In fact, the Eagles passed on Geno twice before the Jets nabbed him at No. 39 overall in the second round of the draft. But Philly coach Chip Kelly maintains that their predraft interest in Geno "wasn't a smokescreen."
"First off, it wasn't a smoke screen," Kelly said Tuesday on WIP-FM in Philly, via Zach Berman of the Philadelphia Inquirer. "We were as thorough with Geno as anyone else with our evaluation. How it happened was we were supposed to have a meeting scheduled that day with Jeffrey [Lurie] in the building on a couple things. And we weren't supposed to meet until the afternoon because we were going to see Geno, and it was an hour away by plane.
"And he said, 'Hey, I'll go with you guys.'"
Obviously when owner Lurie hops on the plane for a ride to West Virginia to look at a potential franchise quarterback, it sends a signal. Or not: Kelly said Lurie coming along was just a "coincidence."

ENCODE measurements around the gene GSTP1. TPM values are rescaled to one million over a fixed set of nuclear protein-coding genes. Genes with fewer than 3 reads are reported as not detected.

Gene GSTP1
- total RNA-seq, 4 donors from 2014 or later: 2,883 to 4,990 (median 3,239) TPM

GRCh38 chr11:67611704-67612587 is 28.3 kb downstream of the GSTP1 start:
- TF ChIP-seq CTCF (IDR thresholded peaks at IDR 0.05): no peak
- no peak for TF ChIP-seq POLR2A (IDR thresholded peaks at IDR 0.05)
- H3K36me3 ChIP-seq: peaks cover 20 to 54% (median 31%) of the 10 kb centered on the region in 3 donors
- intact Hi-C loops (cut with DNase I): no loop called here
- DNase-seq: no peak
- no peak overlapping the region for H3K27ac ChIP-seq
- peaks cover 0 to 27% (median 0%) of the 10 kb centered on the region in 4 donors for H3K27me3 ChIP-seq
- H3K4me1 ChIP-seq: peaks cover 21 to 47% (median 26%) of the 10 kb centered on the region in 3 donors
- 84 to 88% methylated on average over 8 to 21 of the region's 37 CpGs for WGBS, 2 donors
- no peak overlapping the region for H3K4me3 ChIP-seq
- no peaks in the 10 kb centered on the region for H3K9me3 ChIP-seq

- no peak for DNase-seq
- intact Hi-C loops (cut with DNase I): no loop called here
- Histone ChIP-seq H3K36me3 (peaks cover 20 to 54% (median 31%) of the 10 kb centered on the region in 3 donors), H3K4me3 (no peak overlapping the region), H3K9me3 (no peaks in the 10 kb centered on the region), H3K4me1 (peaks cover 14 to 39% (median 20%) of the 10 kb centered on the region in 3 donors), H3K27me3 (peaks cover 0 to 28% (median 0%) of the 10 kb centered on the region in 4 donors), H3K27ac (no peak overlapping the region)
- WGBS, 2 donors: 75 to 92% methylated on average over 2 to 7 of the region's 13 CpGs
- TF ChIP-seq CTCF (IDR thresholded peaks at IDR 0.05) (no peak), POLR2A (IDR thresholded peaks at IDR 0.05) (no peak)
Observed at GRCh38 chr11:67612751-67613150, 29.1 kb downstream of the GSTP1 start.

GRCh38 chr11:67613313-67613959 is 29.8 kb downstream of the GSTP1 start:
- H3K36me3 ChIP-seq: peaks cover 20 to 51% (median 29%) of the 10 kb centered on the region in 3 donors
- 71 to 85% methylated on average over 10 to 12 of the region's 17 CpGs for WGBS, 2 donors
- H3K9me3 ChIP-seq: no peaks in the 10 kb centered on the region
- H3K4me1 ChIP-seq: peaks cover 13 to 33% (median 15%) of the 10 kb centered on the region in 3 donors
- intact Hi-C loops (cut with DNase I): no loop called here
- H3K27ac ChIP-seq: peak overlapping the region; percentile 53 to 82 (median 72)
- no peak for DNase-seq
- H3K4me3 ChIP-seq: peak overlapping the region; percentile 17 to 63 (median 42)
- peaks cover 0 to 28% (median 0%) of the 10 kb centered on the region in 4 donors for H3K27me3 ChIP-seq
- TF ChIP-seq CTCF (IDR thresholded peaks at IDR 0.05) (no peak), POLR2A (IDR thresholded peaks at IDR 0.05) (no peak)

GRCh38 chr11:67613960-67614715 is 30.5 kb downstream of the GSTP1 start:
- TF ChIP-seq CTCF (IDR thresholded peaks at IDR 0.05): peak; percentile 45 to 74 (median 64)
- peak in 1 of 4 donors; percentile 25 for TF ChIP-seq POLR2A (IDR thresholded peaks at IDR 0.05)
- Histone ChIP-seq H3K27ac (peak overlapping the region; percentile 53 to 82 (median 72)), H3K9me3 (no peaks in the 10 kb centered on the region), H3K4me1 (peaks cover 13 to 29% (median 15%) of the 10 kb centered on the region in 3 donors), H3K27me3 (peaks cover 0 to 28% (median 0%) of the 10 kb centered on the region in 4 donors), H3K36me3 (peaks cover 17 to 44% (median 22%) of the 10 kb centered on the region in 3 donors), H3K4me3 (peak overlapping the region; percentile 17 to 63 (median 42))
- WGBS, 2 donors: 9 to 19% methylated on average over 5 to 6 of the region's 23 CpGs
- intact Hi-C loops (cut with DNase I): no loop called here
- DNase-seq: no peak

Lurie said himself, per Berman, that he was heavily involved in looking at players because of the nature of the pick, a top-five selection.
And the Eagles were so busy preparing for that pick that Kelly called any potential smokescreening and or attempts to "bluff the other 31 teams" in the NFL "wasting our time."
"Is it a smoke screen to other people? I think that intrigue and that part of it, I kind of get a kick out of," Kelly said. "We don't have enough time to go out there and say, 'Hey, let's bluff the other 31 teams in the league by going to do this.' If we are, we're wasting our time."
That's a really good way to phrase it. After all, we always assume teams have tons of time to leak out information and/or make visits just to throw people off the trail. Teams won't visit with players they do like, just so people don't know they like them.
Maybe there's less smoke-screening than we think going on, at least on the part of the teams. Or maybe not. At least in the curious case of Kelly and Smith and the Eagles, it simply appears he didn't fit what they wanted in terms of a pick in the first two rounds.